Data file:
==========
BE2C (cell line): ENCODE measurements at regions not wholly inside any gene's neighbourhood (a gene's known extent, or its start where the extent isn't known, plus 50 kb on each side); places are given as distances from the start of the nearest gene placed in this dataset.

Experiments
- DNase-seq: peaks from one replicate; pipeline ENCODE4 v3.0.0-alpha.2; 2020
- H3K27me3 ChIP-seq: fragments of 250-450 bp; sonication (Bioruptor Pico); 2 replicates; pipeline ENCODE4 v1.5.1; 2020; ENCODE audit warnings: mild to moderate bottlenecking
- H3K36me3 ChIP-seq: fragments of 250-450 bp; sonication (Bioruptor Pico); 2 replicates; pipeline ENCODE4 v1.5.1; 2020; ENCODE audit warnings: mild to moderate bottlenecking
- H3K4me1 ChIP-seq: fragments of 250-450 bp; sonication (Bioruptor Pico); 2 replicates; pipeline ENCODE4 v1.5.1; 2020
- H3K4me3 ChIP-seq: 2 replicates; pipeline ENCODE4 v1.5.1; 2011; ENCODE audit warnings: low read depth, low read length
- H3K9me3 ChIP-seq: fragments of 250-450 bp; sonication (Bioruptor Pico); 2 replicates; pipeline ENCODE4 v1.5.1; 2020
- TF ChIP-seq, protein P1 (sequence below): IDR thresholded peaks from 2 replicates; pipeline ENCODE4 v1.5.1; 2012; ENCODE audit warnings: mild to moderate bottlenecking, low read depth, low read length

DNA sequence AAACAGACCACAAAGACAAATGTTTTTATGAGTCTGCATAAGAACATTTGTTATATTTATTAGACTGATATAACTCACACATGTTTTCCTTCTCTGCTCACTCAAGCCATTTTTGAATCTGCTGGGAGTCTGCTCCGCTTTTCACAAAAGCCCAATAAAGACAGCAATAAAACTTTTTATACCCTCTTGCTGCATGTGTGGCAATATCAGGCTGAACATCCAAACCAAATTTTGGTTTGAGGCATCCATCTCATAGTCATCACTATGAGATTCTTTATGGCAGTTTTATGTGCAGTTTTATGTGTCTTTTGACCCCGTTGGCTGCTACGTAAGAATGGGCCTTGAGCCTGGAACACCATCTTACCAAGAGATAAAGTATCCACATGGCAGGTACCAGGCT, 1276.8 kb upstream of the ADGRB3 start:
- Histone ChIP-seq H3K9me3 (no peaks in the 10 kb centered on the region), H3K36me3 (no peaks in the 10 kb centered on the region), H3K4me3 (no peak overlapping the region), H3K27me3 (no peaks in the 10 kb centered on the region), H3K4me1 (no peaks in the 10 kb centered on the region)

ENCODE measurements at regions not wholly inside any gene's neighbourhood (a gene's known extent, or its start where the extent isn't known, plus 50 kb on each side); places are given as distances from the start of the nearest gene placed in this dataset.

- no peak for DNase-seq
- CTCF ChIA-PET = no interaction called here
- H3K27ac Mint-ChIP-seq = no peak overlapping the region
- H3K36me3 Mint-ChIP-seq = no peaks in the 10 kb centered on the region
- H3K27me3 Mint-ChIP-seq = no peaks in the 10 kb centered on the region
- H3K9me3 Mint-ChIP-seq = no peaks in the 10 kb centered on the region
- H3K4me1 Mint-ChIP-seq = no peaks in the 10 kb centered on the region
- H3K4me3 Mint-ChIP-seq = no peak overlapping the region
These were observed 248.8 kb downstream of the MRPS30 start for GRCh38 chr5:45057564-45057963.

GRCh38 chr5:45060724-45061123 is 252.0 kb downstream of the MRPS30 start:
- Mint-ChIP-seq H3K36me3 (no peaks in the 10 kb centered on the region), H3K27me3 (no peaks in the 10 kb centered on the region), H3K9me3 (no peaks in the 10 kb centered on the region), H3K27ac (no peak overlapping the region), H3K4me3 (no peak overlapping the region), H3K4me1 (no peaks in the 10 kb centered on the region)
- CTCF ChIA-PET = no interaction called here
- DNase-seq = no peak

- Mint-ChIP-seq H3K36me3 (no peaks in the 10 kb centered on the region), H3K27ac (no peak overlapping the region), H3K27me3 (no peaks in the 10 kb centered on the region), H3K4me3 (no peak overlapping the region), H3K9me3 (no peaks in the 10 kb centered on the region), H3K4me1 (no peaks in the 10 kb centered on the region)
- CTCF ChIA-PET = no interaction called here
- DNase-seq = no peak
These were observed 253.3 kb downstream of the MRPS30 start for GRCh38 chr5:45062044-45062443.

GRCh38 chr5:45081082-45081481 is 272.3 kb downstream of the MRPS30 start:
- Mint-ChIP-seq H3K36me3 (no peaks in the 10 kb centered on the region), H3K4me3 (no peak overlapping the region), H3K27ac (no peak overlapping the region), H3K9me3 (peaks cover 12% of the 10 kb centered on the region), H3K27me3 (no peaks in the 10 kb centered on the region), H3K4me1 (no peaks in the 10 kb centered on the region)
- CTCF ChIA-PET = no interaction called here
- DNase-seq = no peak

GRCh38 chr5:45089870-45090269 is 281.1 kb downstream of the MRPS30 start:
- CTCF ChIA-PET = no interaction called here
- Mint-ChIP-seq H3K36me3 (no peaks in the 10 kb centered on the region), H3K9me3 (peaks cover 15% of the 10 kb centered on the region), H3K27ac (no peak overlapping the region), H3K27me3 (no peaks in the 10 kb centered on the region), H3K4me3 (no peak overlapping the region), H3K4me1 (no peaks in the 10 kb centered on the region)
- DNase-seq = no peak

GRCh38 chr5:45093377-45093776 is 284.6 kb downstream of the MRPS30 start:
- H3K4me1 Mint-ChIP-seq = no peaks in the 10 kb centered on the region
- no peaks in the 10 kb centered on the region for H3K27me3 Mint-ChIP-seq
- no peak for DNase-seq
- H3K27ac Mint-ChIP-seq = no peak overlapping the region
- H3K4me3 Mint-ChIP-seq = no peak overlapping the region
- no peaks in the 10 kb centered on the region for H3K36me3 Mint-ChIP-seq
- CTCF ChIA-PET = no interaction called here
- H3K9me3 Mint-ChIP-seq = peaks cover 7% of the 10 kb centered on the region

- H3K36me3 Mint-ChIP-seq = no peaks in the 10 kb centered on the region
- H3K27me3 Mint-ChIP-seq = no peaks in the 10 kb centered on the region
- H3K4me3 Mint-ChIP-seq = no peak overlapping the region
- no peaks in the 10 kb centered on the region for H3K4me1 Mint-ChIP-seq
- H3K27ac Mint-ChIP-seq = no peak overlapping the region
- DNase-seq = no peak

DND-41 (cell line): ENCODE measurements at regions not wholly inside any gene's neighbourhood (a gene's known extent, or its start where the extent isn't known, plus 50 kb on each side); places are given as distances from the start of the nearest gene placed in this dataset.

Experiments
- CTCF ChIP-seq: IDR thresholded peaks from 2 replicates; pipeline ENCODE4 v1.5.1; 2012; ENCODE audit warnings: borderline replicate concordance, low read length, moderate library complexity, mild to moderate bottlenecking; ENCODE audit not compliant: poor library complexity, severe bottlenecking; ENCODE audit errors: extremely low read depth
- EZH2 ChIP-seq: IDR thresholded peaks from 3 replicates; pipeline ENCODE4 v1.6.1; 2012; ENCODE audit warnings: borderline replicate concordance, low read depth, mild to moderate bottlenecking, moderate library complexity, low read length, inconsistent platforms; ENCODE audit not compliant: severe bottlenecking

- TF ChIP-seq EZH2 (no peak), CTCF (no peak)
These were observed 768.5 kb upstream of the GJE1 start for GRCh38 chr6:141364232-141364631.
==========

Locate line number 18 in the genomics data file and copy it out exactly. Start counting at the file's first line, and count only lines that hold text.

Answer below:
- H3K9me3 Mint-ChIP-seq = no peaks in the 10 kb centered on the region